Eating Disorders

Over five million men and women in America suffer from some type of eating disorder. Anorexia Nervosa, Bulimia Nervosa and Binge Eating disorder are all serious psychiatric illnesses that without treatment can have life-threatening consequences.

The depression, shame and agonizing sense of isolation caused by eating disorders can disrupt families, interrupt schooling, and destroy relationships. Most men and women with an eating disorder are aware they have a problem, but are unlikely to seek treatment.

What is an Eating Disorder?

An eating disorder is an excessive preoccupation with weight and food issues which result in a loss of self-control, obsession, anxiety and guilt. Eating disorders can also cause alienation from self and others and physiological imbalances which are potentially life threatening. Eating disorders include Anorexia Nervosa, Bulimia Nervosa and Binge Eating disorder.

What Causes an Eating Disorder?

Eating disorders come from a combination of psychological, interpersonal, and social conditions as well as feelings of inadequacy, depression and loneliness. Difficult family issues and personal relationships may also contribute to the development of an eating disorder. The presence of low self-esteem is the common denominator that is inherently present in all eating disorder sufferers.

Warning Signs:

  • A dramatic increase or decrease in weight
  • Abnormal eating habits such as severe dieting, withdrawn behavior at mealtime, or secretive bingeing
  • An intense preoccupation with weight and body image
  • Excessive or compulsive exercising
  • Self-induced vomiting, periods of fasting or abuse of laxatives, diet pills or diuretics
  • Feelings of isolation, depression, or irritability

Anorexia Nervosa

Anorexia Nervosa is a disorder in which a preoccupation with dieting and thinness leads to excessive weight loss. A person suffering Anorexia can be abnormally sensitive about being fat or have a massive fear of losing control over the amount of food he/she eats. An estimated 1,000 women die each year of Anorexia Nervosa.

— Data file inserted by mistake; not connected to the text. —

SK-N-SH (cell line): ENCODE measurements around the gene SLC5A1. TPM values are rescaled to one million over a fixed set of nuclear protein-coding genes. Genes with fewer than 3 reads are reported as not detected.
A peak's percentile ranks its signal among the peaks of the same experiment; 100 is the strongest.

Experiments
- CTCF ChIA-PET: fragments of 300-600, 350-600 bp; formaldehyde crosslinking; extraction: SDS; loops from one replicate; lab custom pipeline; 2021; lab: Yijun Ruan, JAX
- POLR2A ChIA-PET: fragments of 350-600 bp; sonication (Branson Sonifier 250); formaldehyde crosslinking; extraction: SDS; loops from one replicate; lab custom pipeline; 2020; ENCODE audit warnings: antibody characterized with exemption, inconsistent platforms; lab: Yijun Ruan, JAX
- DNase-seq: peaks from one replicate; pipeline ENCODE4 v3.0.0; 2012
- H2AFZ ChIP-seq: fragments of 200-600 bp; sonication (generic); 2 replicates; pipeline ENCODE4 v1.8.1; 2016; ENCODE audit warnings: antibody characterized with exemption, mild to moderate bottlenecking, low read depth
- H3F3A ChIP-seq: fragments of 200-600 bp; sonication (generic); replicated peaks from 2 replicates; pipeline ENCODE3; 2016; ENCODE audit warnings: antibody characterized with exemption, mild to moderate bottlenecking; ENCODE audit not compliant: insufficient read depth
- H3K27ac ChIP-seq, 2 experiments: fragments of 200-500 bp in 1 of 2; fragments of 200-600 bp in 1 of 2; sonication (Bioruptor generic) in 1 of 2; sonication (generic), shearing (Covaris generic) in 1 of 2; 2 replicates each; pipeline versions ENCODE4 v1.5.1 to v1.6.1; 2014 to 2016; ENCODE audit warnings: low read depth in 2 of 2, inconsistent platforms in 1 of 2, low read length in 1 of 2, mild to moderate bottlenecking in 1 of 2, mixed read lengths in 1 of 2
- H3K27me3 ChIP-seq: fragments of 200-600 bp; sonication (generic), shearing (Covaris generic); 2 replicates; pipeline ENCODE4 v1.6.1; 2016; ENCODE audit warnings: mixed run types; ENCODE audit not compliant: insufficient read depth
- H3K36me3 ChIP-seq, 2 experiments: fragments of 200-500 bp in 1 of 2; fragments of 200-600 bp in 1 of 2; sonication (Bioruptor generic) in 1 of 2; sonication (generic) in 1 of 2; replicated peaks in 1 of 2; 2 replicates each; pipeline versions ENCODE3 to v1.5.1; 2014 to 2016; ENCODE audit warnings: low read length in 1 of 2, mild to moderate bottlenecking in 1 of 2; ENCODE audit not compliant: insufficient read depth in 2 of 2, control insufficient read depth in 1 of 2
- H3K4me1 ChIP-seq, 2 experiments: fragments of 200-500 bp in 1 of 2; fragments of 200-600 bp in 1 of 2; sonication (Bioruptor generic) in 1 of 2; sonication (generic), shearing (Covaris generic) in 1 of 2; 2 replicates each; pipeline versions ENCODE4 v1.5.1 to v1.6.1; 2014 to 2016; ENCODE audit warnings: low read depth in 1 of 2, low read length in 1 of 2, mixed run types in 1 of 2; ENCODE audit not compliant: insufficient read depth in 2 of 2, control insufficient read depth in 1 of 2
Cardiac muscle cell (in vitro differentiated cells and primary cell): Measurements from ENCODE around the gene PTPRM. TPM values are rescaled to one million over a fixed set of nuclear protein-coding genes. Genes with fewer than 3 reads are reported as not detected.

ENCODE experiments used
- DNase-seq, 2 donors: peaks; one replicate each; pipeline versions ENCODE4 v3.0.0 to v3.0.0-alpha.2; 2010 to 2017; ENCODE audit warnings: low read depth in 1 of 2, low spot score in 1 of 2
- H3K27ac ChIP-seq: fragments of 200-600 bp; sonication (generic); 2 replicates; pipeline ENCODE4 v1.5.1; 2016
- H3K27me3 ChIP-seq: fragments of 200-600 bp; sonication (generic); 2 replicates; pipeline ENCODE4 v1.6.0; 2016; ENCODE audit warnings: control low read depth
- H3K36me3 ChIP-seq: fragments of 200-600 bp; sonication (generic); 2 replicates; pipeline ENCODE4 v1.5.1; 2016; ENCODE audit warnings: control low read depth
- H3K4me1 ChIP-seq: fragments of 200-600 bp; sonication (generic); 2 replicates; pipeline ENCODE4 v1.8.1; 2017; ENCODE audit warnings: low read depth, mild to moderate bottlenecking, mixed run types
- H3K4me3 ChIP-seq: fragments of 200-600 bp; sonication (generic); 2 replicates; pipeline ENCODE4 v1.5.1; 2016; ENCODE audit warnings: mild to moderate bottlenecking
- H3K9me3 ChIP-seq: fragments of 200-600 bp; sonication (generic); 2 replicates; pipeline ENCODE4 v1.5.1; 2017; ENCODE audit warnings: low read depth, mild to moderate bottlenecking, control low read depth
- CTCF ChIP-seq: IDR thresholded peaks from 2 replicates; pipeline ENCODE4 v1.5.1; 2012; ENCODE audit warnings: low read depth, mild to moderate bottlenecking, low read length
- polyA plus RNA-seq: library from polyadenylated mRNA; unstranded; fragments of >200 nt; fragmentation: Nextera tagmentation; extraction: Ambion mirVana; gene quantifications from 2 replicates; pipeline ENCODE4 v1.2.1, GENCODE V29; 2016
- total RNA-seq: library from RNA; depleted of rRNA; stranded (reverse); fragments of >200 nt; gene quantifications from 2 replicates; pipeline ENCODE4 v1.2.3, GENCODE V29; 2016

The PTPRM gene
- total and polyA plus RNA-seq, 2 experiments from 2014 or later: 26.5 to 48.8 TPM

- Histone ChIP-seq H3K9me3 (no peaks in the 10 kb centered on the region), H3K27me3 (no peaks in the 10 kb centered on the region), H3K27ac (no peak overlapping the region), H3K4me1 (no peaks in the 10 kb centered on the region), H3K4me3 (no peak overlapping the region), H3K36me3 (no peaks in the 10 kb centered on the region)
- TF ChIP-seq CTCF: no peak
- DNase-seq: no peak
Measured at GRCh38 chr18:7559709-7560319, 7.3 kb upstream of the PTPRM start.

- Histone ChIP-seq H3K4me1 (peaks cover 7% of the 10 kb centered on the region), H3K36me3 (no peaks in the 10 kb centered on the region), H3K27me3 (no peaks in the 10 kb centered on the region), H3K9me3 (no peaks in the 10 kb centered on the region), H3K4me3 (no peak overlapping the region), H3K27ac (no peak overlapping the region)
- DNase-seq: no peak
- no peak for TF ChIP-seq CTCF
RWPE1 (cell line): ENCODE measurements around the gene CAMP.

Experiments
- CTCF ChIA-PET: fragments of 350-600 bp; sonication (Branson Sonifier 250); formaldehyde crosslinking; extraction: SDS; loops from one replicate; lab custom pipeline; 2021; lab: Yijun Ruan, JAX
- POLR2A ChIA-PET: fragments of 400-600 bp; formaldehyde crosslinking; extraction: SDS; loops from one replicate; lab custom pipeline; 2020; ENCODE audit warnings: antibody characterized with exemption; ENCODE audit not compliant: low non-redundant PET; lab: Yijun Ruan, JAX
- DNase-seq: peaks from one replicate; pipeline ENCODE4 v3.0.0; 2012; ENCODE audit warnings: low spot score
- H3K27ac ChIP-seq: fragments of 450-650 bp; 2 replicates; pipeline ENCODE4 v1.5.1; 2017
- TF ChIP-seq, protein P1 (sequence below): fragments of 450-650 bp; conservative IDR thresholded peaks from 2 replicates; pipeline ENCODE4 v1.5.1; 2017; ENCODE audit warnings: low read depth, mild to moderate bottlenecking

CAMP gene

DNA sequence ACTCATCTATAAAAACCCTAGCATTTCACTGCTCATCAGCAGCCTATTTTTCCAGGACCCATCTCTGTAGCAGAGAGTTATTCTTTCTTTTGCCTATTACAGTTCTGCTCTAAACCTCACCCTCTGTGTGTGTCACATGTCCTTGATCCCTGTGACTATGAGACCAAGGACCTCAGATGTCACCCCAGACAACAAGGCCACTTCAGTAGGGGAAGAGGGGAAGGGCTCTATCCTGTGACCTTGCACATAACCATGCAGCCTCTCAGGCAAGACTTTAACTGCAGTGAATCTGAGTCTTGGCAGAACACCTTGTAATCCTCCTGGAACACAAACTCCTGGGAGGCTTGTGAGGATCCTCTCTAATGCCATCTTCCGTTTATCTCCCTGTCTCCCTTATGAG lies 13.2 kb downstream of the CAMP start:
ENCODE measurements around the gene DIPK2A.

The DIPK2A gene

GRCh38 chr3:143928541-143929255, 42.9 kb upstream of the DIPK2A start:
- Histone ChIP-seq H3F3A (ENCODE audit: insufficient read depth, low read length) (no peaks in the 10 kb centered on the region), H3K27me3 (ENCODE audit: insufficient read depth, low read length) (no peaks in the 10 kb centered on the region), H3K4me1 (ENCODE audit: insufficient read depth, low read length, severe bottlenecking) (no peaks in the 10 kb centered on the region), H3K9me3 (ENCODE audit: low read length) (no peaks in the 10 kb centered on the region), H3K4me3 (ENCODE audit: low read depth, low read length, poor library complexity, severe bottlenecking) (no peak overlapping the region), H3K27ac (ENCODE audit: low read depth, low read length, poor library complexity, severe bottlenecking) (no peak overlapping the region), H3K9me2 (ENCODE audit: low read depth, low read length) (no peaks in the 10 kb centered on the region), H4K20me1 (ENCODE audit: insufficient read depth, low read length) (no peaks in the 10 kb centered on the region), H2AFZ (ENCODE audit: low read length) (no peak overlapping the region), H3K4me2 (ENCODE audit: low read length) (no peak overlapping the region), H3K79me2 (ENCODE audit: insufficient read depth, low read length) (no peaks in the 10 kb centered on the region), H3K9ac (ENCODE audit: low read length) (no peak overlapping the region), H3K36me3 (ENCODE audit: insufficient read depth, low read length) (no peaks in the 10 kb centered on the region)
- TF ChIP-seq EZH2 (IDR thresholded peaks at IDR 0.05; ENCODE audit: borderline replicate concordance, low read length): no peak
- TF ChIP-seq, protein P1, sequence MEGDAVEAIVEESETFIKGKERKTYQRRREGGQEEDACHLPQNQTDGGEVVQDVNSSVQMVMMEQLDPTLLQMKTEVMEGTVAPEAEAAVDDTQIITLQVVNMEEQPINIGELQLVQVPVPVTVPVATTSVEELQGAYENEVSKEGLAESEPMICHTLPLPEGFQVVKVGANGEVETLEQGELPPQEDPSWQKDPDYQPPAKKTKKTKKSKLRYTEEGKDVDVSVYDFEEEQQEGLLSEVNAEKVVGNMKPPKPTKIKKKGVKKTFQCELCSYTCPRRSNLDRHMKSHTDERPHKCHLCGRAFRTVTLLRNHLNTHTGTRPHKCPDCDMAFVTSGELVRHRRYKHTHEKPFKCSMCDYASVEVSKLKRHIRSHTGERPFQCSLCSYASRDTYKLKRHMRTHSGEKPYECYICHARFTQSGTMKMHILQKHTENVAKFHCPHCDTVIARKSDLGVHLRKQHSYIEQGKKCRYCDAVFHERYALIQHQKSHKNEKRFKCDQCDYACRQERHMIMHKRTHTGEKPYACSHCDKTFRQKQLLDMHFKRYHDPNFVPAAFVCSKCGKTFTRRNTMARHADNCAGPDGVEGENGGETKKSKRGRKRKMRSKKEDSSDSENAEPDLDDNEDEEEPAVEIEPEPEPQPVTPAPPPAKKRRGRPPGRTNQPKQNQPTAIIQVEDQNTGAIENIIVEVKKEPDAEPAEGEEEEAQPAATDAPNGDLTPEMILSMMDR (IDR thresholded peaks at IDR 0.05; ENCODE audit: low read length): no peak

• Loss of a significant amount of weight
  • Continuous dieting (although thin)
  • Compulsive exercising
  • Intense fear of weight gain
  • Distorted body image
  • Dry skin, brittle hair and hair loss
  • Loss of three consecutive menstrual periods
  • Extreme concern with body weight and shape
  • Fast and/or irregular heart rate
  • Frequent headaches (due to lowered blood pressure and decreased oxygen supply to the brain)

Bulimia Nervosa

Bulimia Nervosa involves frequent episodes of uncontrollable binge eating followed by purging that includes self-induced vomiting, laxative use, or excessive exercise. These “binge-purge” episodes often occur in order to avoid and let out feelings of anger, depression, stress or unhappiness. These episodes are usually in relation to how an individual feels about themselves or an event in their life.

Symptoms of Bulimia:

  • Bingeing, or eating uncontrollably
  • Frequent use of the bathroom after meals
  • Preoccupation with body weight
  • Irregular periods
  • Strong mood swings or depression
  • The development of dental problems, swollen cheeks, heartburn and/or bloating
  • Experiencing personal problems concerning drugs and alcohol
  • Purging by extreme dieting, fasting, excessive exercise, vomiting or laxative use

There are many similarities between Anorexia and Bulimia Nervosa, the most common being the cause. There seems to be an underlying commonality of sexual and/or physical and emotional abuse in direct relation to eating disorders, but not all people suffering Anorexia or Bulimia have endured this kind of abuse.

Binge Eating Disorder

Binge Eating disorder, also known as Compulsive Overeating, is characterized by periods of impulsive gorging, often times kept secret. While there is no purging, there may be repetitive diets and occasional fasts. Body weight often varies from normal to moderate to severely obese.


  • Episodes of uncontrollable binge eating
  • Eating when not physically hungry
  • Frequent dieting
  • Feeling unable to stop eating voluntarily
  • Weight fluctuations
  • Feelings of depression

How to help:

If you or someone you know is suffering from an eating disorder, it is extremely crucial to guide him/her to receive the appropriate professional help and treatment necessary. It may require making an appointment and accompanying the individual to the doctor. It may also mean monitoring the eating and personal habits of the sufferer on a regular basis.

The second most important thing is to offer emotional support. This involves understanding, patience, affection, and encouragement. Listen carefully to feelings expressed, point out realities and offer hope. If you notice the eating disorder symptoms are persisting, report them to a therapist.

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